As we all know, Android has a great way of notifying live updates to the user with the help of beautiful widgets on the home screen itself. Windows Phone also does something similar, but using live tiles. While both the options give truckloads of information to the user, Android trumps Windows Phone a bit because it's much easier and more aesthetic to swipe left to right for more live information, than having to scroll pages' worth of tiles.
At the end of the day, it just boils down to personal preference.
There's not much to compare in terms of the interface. Windows Phone 7.5 Mango looks extremely stylish and sexy. The operating system is very stable and brings smile to the face every time you pick up the phone.
Sadly, I can't say the same for Android. In the last 3 years, the OS has surely matured and grown by leaps and bounds. But when compared to WP7, it looks clunky, old and outright ugly. No matter of customization can make someone drool over Android's interface. Compared to that, WP7 hardly needs to make an effort.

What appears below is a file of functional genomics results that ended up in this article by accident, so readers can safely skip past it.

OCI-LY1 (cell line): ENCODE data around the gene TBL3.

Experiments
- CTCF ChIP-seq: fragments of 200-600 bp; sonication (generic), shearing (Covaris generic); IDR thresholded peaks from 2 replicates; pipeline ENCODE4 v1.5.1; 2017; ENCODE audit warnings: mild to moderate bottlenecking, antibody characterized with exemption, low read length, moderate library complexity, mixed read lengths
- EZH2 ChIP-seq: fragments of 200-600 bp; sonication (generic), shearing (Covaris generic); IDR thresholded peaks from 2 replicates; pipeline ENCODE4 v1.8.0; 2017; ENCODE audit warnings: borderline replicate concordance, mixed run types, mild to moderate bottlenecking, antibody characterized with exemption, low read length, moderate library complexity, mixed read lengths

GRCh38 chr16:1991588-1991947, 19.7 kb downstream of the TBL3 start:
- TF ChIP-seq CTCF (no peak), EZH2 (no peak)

This is one department Android can knock out Windows Phone hands down. There is practically no competition here. And this could be one major reason for the users to shy away from the beautiful OS Mango.
Maps & Navigation
May I be allowed to say that Bing Maps is a useless piece of software? Period. Forget about turn-by-turn navigation, it doesn't even allow you to search for locations and get directions.
In contrast, Google has recently launched a new version of Maps that even helps you navigate inside a building! Add to that the rich database of locations and business, and free voice guided turn-by-turn navigation and it can't be tough to point out the winner even by the most technologically challenged man.